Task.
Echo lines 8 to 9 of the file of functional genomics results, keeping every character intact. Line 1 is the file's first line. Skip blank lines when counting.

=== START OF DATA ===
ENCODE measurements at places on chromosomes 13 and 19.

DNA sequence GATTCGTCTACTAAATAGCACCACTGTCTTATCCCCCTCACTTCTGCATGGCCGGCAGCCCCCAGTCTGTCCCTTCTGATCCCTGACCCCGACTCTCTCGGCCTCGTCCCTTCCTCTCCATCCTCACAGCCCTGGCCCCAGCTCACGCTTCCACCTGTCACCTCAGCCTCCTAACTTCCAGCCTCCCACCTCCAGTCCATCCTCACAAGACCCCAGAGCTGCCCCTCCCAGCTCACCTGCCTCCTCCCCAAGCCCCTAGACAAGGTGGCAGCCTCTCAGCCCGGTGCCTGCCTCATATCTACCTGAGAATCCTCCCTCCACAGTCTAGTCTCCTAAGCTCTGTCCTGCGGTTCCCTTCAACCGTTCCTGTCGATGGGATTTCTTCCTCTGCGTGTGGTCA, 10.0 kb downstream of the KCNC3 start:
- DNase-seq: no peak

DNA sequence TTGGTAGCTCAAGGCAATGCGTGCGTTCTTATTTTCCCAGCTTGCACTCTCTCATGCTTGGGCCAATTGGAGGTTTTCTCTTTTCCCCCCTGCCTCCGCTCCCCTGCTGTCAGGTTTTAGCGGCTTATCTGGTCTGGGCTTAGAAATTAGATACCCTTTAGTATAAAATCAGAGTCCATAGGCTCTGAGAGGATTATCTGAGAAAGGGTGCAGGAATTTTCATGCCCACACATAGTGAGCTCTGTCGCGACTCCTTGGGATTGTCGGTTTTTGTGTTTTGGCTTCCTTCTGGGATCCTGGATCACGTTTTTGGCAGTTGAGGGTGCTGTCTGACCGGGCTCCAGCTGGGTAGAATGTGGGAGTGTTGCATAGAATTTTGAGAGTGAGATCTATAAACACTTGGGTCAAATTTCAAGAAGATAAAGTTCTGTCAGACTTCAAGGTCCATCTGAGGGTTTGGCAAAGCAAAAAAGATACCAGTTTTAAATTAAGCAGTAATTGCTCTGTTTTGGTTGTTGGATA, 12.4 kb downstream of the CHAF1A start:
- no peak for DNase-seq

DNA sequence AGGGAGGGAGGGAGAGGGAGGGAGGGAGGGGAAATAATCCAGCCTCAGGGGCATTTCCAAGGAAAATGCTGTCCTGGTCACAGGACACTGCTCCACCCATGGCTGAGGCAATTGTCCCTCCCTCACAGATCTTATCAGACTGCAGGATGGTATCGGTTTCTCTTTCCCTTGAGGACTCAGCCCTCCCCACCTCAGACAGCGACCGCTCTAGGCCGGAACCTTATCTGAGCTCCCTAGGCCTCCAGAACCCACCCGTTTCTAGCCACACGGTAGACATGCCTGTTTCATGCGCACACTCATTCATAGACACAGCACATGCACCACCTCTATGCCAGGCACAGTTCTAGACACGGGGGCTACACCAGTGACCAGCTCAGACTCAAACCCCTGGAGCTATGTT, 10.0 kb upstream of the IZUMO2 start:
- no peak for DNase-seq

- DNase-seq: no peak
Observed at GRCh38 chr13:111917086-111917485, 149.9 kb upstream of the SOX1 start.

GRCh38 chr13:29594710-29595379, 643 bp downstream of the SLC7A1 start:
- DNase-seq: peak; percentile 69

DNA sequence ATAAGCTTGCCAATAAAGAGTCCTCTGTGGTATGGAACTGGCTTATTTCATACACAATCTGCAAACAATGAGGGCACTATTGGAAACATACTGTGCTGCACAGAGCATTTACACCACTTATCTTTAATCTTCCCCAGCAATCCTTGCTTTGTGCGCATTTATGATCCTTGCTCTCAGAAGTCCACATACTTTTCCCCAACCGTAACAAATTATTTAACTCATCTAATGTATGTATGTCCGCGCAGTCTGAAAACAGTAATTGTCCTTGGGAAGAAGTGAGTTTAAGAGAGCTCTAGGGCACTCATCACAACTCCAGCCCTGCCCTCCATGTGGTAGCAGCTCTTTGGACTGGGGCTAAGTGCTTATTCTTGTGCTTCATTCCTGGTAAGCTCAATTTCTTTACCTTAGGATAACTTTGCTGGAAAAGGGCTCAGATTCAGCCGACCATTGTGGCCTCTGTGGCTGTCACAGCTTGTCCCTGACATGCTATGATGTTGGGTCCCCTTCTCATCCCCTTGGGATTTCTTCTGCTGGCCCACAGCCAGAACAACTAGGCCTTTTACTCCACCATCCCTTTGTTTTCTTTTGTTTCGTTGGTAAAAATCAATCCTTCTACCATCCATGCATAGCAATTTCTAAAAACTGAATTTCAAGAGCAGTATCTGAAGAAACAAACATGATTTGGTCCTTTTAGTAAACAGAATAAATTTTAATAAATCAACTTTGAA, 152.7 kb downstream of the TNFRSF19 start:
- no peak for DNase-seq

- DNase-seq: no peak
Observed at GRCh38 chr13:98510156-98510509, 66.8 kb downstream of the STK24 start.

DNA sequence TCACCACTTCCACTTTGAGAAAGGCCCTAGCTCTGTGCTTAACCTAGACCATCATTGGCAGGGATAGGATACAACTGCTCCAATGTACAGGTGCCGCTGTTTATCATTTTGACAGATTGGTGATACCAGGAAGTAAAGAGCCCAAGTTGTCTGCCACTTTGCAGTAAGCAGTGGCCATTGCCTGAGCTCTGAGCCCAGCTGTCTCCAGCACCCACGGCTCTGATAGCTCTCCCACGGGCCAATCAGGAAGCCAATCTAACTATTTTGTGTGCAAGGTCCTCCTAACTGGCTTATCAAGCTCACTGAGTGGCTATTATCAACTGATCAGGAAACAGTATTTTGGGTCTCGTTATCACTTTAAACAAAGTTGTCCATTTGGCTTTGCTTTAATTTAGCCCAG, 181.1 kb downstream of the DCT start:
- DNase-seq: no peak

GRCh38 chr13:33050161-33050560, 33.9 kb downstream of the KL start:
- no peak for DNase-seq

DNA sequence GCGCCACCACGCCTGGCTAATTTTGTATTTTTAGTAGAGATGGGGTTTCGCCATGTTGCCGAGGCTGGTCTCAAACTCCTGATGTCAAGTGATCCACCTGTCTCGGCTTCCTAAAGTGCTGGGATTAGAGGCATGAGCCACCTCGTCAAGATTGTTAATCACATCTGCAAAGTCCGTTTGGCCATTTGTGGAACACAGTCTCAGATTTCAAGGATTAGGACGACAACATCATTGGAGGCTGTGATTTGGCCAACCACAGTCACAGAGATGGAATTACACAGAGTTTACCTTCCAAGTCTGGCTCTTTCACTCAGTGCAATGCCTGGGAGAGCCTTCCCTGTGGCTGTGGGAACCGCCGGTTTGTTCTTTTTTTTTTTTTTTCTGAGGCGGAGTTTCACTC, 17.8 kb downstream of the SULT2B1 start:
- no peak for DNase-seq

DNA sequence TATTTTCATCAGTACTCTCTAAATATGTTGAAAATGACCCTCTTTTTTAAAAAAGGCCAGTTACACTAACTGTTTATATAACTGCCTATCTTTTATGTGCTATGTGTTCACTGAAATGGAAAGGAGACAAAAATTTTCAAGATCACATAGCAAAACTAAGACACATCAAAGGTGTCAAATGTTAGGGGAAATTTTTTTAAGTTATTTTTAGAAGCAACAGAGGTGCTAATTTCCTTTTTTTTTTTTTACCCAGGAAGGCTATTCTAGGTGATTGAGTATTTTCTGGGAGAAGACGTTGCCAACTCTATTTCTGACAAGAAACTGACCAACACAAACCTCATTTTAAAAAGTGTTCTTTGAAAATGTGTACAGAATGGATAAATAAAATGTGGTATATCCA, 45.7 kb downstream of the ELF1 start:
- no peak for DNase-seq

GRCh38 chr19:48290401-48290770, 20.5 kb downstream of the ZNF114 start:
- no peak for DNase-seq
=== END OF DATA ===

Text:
- DNase-seq: no peak
Observed at GRCh38 chr13:111917086-111917485, 149.9 kb upstream of the SOX1 start.